Good news traveled fast, and within thirty minutes, colleagues were streaming over to my desk, offering congratulations, hugs and high fives.  Daddy and I packed our bags one final time and flew to meet you.

I remember when the judge signed the transfer of custody order, and you became ours.  You were already mine in my heart, unlimited by boundaries of law, time and place.  Now you were mine on paper, too, and nobody could keep us apart.  You were coming home.  Permanently.

Of course, you weren’t really mine.  You were your own person, your own unique self, and I would just be the lucky one to escort you through life.  You belonged to me, but also to your birthmother, and above all, to yourself.

I stayed alone with you in a hotel for another ten days while we waited to receive interstate clearance to leave.  Daddy needed to return to Chicago to his teaching job.  When I finally received approval to leave with you, it was quite a feat to get you and all your stuff to the airport.  Several kind people helped me get settled on the airplane, as I fumbled with your car seat, sling, blankets, bottles and diaper bag.

Word made its way to the pilot, who announced mid-flight that it was a special day because a little girl was flying home for the first time to be with her family.  When the seatbelt sign went off, many passengers came over to us.  They offered blessings upon your head and stroked your apple cheeks.  We had a hard start, K, but the tide was changing.

When we finally arrived home, there was a banner hanging in our front hall that said “Welcome Home, Carrie and K!”  It stayed up for the next four years, only coming down when we sold our condo.

Every time I walked in the door and saw the banner, it reminded me of that beautiful flight home with you.  For many months, my childless heart had been broken, smashed to bits by grief and loss, but now it was whole again.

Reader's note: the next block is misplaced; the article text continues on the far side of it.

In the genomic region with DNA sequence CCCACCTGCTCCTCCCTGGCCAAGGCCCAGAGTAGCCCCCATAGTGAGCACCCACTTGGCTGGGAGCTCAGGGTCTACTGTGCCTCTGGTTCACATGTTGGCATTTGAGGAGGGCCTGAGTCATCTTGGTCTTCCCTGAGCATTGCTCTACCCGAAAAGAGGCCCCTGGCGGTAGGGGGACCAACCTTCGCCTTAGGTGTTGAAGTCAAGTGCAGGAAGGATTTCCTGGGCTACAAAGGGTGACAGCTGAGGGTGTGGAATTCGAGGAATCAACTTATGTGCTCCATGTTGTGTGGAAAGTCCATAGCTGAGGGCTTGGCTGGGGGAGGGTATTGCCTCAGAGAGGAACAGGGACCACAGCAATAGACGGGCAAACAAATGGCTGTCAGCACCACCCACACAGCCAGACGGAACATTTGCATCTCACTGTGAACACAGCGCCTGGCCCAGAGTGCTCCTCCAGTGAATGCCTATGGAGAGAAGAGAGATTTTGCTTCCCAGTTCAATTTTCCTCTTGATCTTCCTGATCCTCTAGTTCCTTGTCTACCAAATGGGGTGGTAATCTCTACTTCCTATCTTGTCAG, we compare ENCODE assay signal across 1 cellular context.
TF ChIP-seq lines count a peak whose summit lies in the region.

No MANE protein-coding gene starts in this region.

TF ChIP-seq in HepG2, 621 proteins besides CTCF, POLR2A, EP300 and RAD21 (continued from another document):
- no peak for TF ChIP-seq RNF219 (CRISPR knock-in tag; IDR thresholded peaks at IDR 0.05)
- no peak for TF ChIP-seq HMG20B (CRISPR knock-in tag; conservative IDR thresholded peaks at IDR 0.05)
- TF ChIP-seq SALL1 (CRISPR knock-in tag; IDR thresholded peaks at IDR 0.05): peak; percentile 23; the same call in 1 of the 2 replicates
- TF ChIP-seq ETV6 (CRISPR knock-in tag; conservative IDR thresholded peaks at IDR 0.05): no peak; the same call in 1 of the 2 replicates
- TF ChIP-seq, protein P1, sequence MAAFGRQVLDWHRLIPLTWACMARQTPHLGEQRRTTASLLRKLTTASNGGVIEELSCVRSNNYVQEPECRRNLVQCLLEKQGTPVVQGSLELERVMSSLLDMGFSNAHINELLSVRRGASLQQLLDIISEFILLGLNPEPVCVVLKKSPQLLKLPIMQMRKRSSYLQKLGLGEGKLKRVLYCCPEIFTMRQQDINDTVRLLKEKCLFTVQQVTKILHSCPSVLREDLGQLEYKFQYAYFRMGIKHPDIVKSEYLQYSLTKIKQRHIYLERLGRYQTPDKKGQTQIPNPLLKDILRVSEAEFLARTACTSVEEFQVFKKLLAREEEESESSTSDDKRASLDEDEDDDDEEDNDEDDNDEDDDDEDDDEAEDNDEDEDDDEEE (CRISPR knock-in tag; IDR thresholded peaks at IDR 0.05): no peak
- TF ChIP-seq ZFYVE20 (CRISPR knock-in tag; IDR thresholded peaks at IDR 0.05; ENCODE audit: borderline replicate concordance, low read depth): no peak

And I would do my best to raise you to be whole.  Whole and strong, independent and kind, a girl who has an important voice and an unlimited future.  You would have what every girl deserves, what every child deserves.

I am thinking today of our journey home together, how I sat looking out the airplane window at the wide blue sky.  Sunlight drenched everything in sight, and you slept peacefully beside me.  As we flew together through the air, high above the earth, I knew we would be okay.

Happy Custody Day, my lovely daughter.  We wanted you from the start.


Portrait of an Adoption is hosted by award-winning author Carrie Goldman. Follow Carrie’s work on Twitter and Facebook

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  • Each morning this month I've looked forward to reading the adoption series and feeling the emotions of the people who have written their own stories. Thank you for sharing part of yours. Your daughter will love this letter and all the other things you have written about her. She certainly knows she is loved and encouraged to be herself. Thank you for doing all you do!